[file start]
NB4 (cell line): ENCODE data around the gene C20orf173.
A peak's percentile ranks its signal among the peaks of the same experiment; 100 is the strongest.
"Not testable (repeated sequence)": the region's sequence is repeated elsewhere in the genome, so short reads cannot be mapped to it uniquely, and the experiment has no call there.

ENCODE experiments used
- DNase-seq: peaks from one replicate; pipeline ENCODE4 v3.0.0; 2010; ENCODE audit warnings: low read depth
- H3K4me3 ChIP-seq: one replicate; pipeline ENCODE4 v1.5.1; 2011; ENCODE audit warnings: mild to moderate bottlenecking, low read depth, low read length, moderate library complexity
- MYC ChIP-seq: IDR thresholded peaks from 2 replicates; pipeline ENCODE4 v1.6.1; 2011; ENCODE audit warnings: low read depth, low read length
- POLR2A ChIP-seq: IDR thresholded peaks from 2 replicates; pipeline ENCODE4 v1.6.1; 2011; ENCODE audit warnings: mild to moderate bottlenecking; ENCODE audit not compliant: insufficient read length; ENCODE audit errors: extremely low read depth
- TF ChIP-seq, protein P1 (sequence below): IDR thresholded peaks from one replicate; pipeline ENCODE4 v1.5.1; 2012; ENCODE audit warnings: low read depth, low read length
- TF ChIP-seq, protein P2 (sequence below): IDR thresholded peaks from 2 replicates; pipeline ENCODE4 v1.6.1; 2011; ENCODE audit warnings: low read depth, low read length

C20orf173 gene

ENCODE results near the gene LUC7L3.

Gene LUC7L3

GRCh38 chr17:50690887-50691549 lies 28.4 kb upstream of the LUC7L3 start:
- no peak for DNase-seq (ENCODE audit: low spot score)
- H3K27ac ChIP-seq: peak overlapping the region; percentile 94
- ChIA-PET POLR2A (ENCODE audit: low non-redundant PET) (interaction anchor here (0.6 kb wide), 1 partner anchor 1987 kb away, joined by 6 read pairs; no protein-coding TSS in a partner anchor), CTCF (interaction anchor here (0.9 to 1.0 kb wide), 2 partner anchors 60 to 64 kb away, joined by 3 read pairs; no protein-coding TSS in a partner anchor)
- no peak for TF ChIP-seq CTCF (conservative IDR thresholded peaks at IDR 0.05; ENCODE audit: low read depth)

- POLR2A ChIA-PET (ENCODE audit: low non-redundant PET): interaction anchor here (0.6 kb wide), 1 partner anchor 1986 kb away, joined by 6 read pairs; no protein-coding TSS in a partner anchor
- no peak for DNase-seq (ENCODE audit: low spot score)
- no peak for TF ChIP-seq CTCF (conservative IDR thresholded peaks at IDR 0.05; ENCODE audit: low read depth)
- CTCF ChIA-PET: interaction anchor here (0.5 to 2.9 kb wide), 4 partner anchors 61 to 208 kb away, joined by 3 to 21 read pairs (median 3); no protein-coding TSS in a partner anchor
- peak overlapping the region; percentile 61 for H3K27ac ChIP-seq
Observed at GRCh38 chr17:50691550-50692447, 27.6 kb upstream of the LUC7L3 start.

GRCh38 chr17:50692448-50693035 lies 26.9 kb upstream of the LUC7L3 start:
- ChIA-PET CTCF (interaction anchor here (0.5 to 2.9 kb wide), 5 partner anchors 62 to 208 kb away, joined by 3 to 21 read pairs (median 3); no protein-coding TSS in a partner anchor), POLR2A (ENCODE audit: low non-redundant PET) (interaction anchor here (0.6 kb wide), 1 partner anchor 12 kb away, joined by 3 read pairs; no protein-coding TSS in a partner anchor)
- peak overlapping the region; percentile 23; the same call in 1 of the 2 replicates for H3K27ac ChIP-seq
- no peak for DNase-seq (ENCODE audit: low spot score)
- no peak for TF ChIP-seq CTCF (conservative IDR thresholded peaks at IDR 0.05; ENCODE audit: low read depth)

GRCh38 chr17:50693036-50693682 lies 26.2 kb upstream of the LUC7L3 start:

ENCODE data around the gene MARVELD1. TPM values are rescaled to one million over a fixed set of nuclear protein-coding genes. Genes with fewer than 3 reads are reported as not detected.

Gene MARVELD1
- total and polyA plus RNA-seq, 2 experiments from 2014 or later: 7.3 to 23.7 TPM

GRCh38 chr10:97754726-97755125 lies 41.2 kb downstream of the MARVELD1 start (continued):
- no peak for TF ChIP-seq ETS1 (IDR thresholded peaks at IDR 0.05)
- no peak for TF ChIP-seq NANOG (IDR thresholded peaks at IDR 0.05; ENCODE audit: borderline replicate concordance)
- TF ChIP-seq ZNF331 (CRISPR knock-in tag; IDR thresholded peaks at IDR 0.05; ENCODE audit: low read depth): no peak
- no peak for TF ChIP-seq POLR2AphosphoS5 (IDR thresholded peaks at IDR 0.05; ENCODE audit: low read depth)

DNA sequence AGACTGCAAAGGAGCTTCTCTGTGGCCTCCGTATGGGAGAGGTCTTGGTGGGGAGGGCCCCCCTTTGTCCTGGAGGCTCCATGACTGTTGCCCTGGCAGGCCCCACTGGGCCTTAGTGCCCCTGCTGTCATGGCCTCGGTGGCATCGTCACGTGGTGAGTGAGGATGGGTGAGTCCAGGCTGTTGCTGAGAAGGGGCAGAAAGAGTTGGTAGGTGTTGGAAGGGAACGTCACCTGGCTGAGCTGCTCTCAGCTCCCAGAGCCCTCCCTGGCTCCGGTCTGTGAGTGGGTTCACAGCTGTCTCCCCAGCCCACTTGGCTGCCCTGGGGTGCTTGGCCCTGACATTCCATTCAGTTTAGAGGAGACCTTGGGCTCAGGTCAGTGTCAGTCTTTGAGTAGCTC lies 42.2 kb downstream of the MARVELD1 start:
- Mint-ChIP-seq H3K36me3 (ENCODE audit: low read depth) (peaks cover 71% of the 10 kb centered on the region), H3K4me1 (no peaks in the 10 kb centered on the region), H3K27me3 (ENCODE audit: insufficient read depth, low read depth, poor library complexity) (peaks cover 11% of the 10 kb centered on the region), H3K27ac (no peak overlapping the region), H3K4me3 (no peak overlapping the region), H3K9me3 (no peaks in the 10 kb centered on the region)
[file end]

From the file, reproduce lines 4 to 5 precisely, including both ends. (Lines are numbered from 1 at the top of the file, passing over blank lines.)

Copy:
ENCODE experiments used
- DNase-seq: peaks from one replicate; pipeline ENCODE4 v3.0.0; 2010; ENCODE audit warnings: low read depth